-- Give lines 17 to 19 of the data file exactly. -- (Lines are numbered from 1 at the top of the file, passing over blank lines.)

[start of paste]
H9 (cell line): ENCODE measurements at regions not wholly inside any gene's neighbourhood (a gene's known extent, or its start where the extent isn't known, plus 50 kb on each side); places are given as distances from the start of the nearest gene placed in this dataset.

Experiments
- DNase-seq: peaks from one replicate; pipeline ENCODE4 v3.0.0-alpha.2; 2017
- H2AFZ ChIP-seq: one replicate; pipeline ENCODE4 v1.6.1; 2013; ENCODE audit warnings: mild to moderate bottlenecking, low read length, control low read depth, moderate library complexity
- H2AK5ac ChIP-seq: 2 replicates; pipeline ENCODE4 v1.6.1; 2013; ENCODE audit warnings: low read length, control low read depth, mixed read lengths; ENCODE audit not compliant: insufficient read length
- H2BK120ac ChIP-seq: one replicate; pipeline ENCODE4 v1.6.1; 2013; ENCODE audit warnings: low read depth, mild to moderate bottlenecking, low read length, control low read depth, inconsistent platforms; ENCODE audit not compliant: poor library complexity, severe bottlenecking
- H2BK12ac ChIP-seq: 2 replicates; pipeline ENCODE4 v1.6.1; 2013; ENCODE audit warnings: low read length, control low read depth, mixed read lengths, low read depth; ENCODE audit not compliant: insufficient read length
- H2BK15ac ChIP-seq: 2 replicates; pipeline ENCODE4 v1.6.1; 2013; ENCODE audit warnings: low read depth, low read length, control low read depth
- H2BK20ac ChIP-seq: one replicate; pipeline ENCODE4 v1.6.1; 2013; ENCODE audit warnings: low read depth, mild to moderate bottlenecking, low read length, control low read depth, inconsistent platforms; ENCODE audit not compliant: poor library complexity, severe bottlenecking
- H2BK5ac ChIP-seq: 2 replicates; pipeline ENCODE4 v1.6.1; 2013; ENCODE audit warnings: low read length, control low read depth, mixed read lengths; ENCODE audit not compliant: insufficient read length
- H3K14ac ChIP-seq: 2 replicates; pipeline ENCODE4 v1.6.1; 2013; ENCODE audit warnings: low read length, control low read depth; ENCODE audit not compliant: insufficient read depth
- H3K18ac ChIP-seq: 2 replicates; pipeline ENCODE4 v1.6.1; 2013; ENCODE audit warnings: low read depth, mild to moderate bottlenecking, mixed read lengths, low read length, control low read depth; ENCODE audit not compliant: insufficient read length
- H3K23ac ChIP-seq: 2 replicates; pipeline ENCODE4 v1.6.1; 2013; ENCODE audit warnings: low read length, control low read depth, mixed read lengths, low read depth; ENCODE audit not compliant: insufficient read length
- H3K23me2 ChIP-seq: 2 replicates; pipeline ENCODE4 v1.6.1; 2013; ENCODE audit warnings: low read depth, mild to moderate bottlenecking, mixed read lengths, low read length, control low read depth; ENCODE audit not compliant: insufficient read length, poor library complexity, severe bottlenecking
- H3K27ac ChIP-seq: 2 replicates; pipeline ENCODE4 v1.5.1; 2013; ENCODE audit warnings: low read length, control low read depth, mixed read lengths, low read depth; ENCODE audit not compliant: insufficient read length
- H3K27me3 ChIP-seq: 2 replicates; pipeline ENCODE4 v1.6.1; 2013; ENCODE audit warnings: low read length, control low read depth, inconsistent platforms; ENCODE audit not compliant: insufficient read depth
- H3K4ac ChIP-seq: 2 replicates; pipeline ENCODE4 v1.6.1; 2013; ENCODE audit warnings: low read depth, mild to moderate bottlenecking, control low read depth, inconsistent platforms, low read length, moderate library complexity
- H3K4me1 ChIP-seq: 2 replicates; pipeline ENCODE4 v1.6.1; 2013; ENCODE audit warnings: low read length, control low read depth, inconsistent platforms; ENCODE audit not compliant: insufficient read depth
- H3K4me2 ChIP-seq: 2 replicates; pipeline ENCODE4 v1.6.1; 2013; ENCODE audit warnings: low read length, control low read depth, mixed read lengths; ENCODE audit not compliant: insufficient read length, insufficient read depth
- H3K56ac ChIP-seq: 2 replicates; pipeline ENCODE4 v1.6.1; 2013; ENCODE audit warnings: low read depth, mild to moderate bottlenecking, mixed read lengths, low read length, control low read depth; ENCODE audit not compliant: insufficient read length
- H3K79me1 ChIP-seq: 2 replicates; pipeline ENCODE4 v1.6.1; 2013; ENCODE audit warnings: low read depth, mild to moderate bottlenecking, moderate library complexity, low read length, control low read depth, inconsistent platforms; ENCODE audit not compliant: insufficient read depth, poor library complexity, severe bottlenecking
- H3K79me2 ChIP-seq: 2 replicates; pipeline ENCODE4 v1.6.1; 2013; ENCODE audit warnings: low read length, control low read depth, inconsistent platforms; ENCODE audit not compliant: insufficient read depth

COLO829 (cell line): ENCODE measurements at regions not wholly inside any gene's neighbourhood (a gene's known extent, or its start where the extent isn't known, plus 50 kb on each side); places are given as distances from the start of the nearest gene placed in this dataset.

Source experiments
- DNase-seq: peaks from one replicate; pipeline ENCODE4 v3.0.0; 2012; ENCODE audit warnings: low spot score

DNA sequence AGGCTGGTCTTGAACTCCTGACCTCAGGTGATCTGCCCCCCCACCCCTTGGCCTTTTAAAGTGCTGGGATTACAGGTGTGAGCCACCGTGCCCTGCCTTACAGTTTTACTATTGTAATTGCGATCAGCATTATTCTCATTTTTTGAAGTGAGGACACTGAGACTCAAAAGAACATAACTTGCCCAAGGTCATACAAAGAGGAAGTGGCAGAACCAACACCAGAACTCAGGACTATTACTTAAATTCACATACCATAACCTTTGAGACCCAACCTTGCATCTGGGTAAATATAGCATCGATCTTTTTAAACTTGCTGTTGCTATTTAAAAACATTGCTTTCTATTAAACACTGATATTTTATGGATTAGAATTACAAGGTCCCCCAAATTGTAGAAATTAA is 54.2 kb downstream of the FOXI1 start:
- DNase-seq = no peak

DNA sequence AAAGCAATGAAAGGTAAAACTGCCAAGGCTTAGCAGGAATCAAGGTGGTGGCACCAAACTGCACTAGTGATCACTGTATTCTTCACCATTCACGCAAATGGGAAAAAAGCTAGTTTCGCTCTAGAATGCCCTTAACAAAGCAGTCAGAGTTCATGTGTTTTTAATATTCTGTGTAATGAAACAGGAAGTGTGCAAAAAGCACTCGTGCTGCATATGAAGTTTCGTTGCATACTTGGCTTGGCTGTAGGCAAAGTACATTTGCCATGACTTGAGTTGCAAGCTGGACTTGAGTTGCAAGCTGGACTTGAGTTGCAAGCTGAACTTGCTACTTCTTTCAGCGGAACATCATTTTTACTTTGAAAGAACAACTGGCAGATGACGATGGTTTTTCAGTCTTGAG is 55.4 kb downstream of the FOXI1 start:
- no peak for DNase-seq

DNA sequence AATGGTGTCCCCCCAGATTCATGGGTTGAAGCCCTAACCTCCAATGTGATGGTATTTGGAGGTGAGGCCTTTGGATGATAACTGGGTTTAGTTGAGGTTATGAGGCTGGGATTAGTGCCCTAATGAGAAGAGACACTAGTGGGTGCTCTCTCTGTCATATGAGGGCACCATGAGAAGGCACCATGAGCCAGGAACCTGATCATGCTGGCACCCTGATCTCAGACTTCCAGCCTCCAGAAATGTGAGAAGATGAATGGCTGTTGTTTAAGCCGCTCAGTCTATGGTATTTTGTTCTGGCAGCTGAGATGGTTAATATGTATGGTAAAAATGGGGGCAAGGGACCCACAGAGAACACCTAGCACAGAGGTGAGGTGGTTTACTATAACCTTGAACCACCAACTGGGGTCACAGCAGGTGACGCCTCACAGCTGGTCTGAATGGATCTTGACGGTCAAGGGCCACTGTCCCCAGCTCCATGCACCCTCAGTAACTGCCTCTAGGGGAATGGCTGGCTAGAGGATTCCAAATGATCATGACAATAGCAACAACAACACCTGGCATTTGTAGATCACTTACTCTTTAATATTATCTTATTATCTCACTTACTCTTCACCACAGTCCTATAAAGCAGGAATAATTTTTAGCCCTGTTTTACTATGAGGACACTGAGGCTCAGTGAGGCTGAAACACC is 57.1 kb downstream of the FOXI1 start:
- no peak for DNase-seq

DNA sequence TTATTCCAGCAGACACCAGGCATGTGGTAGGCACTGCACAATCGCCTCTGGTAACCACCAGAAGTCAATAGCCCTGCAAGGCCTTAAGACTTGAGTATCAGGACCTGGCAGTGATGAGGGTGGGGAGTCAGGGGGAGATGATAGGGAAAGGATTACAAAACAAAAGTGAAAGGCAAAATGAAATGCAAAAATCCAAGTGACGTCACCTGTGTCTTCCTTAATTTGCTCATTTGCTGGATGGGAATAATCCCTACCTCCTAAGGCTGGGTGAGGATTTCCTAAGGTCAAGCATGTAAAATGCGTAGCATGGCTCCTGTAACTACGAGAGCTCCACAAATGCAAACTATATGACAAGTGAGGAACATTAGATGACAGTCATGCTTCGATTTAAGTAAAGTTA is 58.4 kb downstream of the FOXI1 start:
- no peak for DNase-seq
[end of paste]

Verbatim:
- H3K4ac ChIP-seq: 2 replicates; pipeline ENCODE4 v1.6.1; 2013; ENCODE audit warnings: low read depth, mild to moderate bottlenecking, control low read depth, inconsistent platforms, low read length, moderate library complexity
- H3K4me1 ChIP-seq: 2 replicates; pipeline ENCODE4 v1.6.1; 2013; ENCODE audit warnings: low read length, control low read depth, inconsistent platforms; ENCODE audit not compliant: insufficient read depth
- H3K4me2 ChIP-seq: 2 replicates; pipeline ENCODE4 v1.6.1; 2013; ENCODE audit warnings: low read length, control low read depth, mixed read lengths; ENCODE audit not compliant: insufficient read length, insufficient read depth